Of all the modern architectural wonders in the world, Rotterdam’s striking Cube Houses, or Kubuswoningen in Dutch, stand in a league of their own.
Rotterdam, in the Netherlands, is well known for its unique and interesting architecture. In the historic Oude Haven (Old Port) area, one particularly unusual group of dwellings has been a draw for curious visitors since the late 1970s.
The bizarre homes are a creation of Dutch architect Piet Blom, a representative of the Dutch Structuralist movement and well-known for his eccentric ideas and designs.
Each structure consists of two parts which are easily distinguishable from the outside. The top cube-shaped section, which is set at a 45-degree angle, is perched atop a hexagonal pillar base.
Blom was inspired by trees and imagined each house as a single tree: its concrete base as the trunk, and the cube tipped crazily onto a corner as the tree’s crown. The whole complex would represent a forest.
His design, titled “Living as an Urban Roof”, was envisioned to maximize available living space and to connect the community that lived there.
Blom’s first experiment with cube homes was in the city of Helmond. The City Council hired the architect in 1972 for a project which involved designing residential buildings.
Three prototype houses were built in 1974 to serve as an example of how an entire complex would look and function.
The first houses were seen as a success and so another 18 houses, all with the same design, were constructed in 1977. These cubes were built around the Speelhuis Theater.
The unusual buildings proved quite controversial, provoking both positive and negative reactions from the public.
Unfortunately, there was a big fire in 2011 in which Speelhuis Theater was destroyed. The surrounding residences were also damaged.
The Cube Houses in Rotterdam were built a few years later. Local authorities needed an architectural solution to revive the Oude Haven area, where much of the older architecture had been destroyed by bombing during World War II.
Blom undertook the project, which included other buildings apart from the cube houses.
The initial plan for 74 proposed cube houses and a community center was presented to the authorities in 1978. Blom’s intention for the design was to represent “a village within a city.”
His creation is doubtlessly quite an unconventional dwelling. The cubes are timber framed and insulated with rockwool.
To give the building a better appearance, the exterior is covered with zinc plates. A staircase leading to the upper section and the storage space is located in the concrete base.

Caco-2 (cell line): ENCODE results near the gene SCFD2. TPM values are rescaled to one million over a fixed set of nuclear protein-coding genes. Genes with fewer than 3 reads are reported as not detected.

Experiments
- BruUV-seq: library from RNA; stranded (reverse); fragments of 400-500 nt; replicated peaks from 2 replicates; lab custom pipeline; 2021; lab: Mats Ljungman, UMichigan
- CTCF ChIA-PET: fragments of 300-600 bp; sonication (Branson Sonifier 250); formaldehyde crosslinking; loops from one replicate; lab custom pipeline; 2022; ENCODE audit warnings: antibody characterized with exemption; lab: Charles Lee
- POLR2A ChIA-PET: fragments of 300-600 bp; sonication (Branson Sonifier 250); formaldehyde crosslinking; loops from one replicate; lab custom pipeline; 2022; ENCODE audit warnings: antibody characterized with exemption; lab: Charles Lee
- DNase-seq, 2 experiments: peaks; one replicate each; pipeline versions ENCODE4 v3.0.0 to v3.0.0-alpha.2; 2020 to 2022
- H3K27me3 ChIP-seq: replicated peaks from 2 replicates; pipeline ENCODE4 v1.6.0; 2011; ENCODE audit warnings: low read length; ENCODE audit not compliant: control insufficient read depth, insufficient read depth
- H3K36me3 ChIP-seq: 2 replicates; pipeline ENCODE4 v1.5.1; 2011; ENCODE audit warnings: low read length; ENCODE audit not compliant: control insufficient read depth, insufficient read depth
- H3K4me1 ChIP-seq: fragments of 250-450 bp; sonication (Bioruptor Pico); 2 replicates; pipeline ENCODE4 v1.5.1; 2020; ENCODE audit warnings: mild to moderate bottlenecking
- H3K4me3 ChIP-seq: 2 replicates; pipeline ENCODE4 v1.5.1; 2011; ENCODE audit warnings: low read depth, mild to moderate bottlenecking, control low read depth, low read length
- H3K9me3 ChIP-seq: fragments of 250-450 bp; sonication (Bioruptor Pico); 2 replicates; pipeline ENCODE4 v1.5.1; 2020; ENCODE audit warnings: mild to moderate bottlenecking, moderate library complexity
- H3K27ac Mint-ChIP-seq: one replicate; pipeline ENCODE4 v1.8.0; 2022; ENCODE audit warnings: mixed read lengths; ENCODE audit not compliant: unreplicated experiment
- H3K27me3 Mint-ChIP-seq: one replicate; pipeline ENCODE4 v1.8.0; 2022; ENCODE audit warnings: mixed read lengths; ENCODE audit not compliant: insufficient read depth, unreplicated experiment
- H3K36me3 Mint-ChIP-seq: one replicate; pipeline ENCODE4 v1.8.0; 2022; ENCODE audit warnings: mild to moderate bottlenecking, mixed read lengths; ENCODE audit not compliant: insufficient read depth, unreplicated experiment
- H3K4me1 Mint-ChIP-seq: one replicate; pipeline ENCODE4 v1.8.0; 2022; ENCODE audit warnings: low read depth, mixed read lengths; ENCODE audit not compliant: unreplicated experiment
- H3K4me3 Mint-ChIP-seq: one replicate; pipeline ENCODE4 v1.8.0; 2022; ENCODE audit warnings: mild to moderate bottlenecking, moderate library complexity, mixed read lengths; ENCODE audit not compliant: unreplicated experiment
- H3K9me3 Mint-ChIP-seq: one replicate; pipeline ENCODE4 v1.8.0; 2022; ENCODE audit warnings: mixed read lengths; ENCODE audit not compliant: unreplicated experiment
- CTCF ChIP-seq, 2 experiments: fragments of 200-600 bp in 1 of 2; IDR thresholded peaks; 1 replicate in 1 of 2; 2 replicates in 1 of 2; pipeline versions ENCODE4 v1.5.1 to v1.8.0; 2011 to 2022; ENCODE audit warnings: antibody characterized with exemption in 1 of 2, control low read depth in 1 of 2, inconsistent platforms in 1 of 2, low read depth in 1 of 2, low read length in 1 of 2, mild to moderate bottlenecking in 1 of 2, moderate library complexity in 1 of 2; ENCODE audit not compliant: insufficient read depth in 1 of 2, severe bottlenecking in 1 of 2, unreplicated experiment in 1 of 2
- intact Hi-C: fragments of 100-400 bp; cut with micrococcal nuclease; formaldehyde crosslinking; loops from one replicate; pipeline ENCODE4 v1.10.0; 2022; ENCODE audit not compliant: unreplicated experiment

The cube interior is split into three sections. The bottom part has a living room and a kitchen.
Here, because of the cube shape, the windows look out downwards from the structure. The middle section is where the bedroom and the bathroom are located.
The top level has a triangular shape and is usually used as an extra bedroom or in some cases a small roof garden.
Although it is fairly small, it has many windows and offers a great view. The total area of each Cube House interior is about 1,100 sq. ft. (100 sq. m.), but due to the angled walls, some of the space remains unusable.
The project was a real challenge for Blom because it was supposed to be constructed over one of the major city streets. In the end, only 38 residential cubes and two considerably larger “super-cubes” were built.
The strange-looking dwellings generated a lot of interest; all 38 of them were sold before they were constructed.
In 2009 one of the super-cubes was turned into a hostel, offering people a chance to experience life in the weird dwelling.
Some guests have found the experience quite strange, even unpleasant, because of the unusual inclined walls. The Cube Houses have been renovated several times since the 1970s and are in exceptional shape today.
Because of the houses’ peculiar exterior, curious visitors came to look them over from the first day they opened, causing the inhabitants some annoyance. The solution was the opening of a completely furnished Show Cube Museum, where people could experience a cube from the inside.
The museum offers information about the history of the buildings and their creator as well as the challenges residents face in everyday life, like acquiring furniture or decorating interiors without conventional upright walls.
Dutch Cube Houses were an inspiration for architects Ben Kutner and Jeff Brown to embark on a similar project in Toronto, Canada.
Built in 1996, their icon green cube at 1 Sumach St. was earmarked for demolition in 2018 to make way for a new condo development.